This is a dark time in my life and I know that others have been here before me but I am not sure that we openly talk about the feelings we have as a caregiver. I know that I am hesitating to post this because I am afraid that I will be harshly judged. The feelings that I have can’t be mine alone, but because they are not positive in relation to what I feel I am supposed to feel as a caregiver I do feel alone and not understood.
Yesterday, I joined the diabetes community by watching the Diabetes Hope Conference. This virtual conference was at times difficult for me to watch. Please let me explain. As most of you know my son was diagnosed at the age of 12 a little over a year ago. As a single mom, this past year and his new way of life has been one of survival. Some day’s feeling like we barely survived.
I did not have time to think about the ever lurking complications that diabetes brings. To be a little more honest I know that I have not let myself feel the scary feelings of what could happen to my son in the future.
The crew from TuDibaetes – Manny, Emily and Mike were very transparent and sincere with their comments, which led me to attempt to feel fully my emotions of what my son could possibly face in the future. Their honesty was refreshing in that they truly explored the fear and anxiety that many face with this disease but worked without effort to share that they too don’t wish to think about complications.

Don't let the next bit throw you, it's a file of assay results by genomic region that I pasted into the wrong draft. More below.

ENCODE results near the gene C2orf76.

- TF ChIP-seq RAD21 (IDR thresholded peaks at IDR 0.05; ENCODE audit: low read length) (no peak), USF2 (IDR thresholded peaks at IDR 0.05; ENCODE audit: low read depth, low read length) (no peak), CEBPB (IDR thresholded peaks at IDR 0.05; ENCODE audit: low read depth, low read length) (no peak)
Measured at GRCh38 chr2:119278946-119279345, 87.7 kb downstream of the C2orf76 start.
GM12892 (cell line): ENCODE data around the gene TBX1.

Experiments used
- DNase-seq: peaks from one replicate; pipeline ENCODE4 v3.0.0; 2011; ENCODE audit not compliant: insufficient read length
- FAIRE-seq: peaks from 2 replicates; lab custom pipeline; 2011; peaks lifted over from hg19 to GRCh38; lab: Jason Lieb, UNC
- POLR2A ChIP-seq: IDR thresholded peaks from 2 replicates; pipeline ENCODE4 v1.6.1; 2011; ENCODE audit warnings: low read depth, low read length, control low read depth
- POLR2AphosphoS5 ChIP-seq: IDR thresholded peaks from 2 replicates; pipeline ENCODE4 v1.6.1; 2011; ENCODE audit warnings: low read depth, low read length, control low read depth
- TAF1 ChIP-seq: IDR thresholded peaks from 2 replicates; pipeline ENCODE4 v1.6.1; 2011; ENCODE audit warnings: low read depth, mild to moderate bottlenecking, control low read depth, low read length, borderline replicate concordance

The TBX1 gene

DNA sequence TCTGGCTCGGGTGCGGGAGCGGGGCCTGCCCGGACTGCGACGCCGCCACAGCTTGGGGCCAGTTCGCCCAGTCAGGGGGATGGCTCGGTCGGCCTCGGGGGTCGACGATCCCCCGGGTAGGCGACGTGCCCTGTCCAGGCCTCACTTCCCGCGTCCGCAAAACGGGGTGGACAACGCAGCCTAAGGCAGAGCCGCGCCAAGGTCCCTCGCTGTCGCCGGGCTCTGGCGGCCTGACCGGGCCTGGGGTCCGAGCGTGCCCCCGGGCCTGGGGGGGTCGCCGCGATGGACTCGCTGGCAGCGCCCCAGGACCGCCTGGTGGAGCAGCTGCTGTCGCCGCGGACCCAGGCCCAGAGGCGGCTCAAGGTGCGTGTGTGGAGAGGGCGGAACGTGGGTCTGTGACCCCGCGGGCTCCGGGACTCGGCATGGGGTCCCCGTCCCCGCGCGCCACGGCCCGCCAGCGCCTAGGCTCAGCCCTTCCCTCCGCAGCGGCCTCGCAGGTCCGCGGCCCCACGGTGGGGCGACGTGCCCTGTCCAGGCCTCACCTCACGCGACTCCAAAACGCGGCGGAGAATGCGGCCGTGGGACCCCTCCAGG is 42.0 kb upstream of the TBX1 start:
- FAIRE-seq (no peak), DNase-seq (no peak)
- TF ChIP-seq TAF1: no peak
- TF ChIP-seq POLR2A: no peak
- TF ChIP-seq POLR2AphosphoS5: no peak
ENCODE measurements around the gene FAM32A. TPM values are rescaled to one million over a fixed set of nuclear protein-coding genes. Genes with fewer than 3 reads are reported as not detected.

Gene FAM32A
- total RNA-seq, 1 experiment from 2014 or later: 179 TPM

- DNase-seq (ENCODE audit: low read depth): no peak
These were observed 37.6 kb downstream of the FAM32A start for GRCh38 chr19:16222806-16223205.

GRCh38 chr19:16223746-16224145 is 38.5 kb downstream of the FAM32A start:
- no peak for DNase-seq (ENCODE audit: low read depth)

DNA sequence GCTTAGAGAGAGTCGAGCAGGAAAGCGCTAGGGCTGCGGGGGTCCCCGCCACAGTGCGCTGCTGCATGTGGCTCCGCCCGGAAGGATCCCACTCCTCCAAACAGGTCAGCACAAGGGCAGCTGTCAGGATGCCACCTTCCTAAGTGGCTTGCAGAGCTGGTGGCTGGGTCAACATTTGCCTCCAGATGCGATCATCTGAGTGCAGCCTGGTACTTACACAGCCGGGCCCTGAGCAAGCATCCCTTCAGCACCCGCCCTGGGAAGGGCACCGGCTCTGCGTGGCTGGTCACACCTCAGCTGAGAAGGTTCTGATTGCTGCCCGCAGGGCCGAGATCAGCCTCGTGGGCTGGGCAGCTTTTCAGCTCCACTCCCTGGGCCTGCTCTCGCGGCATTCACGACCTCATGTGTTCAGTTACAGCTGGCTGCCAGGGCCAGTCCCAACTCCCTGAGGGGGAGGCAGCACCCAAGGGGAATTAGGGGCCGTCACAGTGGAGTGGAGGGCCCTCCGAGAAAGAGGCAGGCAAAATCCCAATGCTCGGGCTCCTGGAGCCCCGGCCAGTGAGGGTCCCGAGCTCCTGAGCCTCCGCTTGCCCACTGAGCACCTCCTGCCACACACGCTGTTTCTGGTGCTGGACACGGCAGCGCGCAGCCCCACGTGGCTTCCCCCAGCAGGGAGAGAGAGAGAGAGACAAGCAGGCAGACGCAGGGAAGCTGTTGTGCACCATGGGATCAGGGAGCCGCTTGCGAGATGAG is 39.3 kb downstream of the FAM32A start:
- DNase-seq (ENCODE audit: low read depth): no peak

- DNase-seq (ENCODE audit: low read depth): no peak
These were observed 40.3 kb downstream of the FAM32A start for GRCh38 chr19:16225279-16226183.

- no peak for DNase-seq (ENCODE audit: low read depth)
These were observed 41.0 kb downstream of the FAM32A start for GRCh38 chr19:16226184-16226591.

This virtual conference gave me an understanding that hope in regard to Type 1 Diabetes is not in the belief that my son will be free of complications in his life, but hope being an understanding that he will be surrounded by a community that will support, encourage and uplift him in his journey.
Emily Coles of TuDiabetes shares her thoughts on this subject in this post.
This has been a really tough year one that has tested not only my patience but my strength. Brandon has struggled with accepting diabetes and he has spent many months angry. Frankly, I have spent many months angry. Diabetes stole from me this super funny kid that laughed and joked and left me with this kid that slammed doors, and cursed and broke plates.